David Metzger, director of the HIV/AIDS Prevention Research Division at the University of Pennsylvania, and colleagues plan to launch a trial in China among injection drug users to determine if a drug that reduces the craving for heroin also can reduce the spread of HIV through the sharing of contaminated needles, the Philadelphia Inquirer reports.
Metzger is participating in efforts to curb the spread of the virus in China's Xinjiang province, and the study will take place in the province's capital of Urumqi beginning in August.
For the trial, funded by NIH, researchers will recruit about 500 IDUs who are HIV-negative to determine the efficacy of Suboxone -- a heroin detoxification drug -- as a method to prevent the spread of HIV, the Inquirer reports. Although Suboxone is more expensive than methadone, it is easier to withdraw from physiologically, and the drug discourages abuse because it can cause painful side effects if injected. "If methadone isn't carefully monitored, people can overdose and die," Metzger said, adding that Suboxone "is a safer medicine to prescribe."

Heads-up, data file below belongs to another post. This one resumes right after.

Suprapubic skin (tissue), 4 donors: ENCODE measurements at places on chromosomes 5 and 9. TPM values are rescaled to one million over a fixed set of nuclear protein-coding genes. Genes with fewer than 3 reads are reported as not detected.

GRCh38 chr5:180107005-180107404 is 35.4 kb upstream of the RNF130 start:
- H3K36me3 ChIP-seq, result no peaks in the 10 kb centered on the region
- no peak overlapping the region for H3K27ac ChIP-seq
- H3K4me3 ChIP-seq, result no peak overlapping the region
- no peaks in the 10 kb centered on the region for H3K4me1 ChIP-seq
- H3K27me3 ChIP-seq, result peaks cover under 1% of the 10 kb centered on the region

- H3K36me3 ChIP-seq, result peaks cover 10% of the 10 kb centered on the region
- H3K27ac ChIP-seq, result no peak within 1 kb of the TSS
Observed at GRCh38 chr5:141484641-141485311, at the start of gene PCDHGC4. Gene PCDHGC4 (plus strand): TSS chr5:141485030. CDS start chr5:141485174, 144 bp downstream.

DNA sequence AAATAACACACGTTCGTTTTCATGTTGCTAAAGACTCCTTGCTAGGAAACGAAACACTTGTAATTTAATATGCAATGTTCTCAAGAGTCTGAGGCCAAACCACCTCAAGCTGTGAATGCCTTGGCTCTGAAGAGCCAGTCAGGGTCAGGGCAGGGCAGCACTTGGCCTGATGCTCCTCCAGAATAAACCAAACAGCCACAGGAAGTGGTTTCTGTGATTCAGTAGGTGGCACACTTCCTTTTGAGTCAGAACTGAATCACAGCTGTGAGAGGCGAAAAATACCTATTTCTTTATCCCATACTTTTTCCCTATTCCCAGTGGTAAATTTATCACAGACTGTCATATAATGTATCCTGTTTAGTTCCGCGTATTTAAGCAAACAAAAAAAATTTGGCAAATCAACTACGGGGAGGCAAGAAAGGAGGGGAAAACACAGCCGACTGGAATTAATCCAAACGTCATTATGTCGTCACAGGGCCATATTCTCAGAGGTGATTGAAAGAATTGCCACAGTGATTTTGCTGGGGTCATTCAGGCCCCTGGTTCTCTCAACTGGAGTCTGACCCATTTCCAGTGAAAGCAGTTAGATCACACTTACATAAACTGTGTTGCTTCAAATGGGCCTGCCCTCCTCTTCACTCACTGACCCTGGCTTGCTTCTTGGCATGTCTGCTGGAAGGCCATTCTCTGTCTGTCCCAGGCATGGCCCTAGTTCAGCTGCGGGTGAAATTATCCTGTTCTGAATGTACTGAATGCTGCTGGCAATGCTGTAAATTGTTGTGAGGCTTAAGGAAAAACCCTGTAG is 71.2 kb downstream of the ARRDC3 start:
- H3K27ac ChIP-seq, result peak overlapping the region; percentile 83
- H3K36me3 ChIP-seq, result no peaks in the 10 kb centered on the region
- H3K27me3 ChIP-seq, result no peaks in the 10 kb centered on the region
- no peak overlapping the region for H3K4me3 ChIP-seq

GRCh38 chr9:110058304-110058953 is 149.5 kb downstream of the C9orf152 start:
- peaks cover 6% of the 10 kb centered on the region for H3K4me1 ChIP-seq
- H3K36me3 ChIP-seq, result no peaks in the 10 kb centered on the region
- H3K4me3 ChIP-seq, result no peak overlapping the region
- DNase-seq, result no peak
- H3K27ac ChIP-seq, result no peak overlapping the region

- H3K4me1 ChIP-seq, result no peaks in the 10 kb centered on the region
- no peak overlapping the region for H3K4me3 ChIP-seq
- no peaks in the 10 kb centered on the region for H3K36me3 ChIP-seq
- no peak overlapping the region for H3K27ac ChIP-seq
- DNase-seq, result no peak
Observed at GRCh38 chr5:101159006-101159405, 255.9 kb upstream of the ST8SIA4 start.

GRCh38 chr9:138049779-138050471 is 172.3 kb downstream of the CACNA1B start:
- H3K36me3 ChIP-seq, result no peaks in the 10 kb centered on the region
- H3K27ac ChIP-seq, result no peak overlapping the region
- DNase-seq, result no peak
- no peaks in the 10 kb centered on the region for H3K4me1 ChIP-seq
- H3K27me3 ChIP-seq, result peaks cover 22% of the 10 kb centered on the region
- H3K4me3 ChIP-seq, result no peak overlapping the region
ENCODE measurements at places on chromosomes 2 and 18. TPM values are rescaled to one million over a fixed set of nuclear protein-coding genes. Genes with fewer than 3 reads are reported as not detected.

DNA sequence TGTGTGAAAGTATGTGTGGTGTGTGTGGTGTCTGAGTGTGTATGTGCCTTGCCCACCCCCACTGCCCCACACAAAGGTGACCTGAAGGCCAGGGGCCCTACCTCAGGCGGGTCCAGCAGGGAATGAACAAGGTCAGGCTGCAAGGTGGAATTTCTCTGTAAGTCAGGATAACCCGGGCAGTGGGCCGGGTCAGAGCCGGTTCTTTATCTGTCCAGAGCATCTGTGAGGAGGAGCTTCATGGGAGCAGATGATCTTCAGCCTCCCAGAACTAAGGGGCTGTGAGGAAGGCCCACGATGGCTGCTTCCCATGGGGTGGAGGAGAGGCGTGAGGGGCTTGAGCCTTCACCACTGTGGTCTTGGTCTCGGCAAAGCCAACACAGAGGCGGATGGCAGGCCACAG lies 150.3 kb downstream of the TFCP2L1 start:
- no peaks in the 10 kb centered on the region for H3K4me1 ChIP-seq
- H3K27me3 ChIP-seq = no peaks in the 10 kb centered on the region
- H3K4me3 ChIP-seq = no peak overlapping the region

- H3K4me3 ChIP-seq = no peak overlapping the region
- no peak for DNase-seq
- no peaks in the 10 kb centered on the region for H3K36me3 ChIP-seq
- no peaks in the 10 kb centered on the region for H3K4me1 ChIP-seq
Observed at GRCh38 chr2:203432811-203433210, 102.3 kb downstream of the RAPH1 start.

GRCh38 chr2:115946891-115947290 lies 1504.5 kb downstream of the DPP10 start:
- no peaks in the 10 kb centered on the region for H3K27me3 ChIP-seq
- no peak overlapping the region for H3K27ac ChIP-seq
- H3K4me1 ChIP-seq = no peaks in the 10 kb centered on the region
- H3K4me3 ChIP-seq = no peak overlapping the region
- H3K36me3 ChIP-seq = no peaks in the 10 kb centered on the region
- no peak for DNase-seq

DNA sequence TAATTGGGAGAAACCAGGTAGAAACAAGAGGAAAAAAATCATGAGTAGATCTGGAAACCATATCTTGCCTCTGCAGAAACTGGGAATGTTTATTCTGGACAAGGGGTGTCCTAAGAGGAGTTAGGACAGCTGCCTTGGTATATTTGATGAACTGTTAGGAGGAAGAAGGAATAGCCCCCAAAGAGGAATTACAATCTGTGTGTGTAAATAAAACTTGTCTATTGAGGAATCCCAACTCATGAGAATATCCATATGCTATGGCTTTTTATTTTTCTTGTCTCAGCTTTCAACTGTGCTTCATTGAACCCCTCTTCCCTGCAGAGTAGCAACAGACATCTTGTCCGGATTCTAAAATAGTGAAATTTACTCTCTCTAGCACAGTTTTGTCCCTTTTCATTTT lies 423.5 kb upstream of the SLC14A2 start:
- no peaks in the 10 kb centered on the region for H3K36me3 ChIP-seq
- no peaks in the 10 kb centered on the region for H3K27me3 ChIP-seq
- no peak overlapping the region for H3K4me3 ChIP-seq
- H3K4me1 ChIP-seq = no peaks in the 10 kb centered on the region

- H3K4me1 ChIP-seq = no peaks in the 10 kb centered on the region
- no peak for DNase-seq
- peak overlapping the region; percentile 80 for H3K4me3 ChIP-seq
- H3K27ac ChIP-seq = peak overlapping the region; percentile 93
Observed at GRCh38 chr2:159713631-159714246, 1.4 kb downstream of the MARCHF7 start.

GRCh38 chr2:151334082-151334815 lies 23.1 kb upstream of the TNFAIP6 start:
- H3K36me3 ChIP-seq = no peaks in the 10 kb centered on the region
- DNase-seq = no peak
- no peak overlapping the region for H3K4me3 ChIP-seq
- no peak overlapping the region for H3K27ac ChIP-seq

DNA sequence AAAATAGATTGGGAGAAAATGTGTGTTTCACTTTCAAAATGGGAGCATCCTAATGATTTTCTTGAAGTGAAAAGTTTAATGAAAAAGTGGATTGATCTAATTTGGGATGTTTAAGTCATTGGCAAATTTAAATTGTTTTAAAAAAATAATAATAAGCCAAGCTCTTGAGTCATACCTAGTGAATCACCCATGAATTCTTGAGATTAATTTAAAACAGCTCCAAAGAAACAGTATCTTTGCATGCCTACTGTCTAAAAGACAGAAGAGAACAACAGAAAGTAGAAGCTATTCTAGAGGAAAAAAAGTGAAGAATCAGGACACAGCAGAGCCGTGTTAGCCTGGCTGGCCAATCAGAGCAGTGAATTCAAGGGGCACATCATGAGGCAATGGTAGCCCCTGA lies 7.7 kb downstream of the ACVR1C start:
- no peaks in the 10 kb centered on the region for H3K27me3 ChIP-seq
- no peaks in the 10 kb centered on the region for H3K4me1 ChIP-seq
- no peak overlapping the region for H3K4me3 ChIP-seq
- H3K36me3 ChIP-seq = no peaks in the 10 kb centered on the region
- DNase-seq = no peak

According to the Inquirer, the epidemic in Urumqi is "largely affecting" members of a group of low-income Muslims of Turkic descent known as the Uyghurs. Xiaoxing Fu -- an anthropologist at Renmin University and an expert in injection drug use in China and the Uyghur community -- said, "Uyghurs have a custom of sharing good things," including used needles, which has contributed to the spread of HIV. He added that poverty among the group also plays a role in drug abuse.
Metzger noted that "HIV in all regions of the world affects those who are most isolated from the mainstream community. That's why it's such an issue in the Uyghur community." He added that he hopes the new trial can make a difference. "If we can show that the use of [Suboxone], during a one-year treatment program, reduces risk behaviors and has a sustained effect on reducing HIV infection, that is our goal" (Quigley, Philadelphia Inquirer, 5/26).